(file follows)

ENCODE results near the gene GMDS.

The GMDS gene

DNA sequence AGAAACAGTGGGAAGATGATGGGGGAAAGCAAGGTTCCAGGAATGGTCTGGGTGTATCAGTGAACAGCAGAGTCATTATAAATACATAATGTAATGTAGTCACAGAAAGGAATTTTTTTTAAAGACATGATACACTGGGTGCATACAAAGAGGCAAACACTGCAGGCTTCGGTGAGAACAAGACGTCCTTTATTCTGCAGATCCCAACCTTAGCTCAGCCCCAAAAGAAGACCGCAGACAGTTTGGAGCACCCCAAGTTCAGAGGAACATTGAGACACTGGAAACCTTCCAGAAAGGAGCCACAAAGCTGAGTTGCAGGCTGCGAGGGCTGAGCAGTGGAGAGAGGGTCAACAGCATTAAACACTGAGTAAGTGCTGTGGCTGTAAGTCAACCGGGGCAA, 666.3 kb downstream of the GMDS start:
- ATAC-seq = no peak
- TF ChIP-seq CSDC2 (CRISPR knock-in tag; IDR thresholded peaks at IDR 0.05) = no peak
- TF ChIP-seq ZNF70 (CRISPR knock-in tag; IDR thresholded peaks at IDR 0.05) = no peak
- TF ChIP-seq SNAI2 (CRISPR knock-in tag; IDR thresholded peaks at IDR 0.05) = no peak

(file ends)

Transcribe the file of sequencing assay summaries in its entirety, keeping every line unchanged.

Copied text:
ENCODE results near the gene GMDS.

The GMDS gene

DNA sequence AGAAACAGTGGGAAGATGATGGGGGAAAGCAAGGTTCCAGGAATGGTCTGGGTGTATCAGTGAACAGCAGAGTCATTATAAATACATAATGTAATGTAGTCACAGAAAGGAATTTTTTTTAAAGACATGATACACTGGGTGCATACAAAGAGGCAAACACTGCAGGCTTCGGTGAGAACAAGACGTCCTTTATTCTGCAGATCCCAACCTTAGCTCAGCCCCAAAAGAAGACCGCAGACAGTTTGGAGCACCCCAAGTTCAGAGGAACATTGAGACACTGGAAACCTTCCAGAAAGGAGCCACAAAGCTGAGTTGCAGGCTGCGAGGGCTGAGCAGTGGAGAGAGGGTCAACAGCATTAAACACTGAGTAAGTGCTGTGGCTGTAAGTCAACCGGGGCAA, 666.3 kb downstream of the GMDS start:
- ATAC-seq = no peak
- TF ChIP-seq CSDC2 (CRISPR knock-in tag; IDR thresholded peaks at IDR 0.05) = no peak
- TF ChIP-seq ZNF70 (CRISPR knock-in tag; IDR thresholded peaks at IDR 0.05) = no peak
- TF ChIP-seq SNAI2 (CRISPR knock-in tag; IDR thresholded peaks at IDR 0.05) = no peak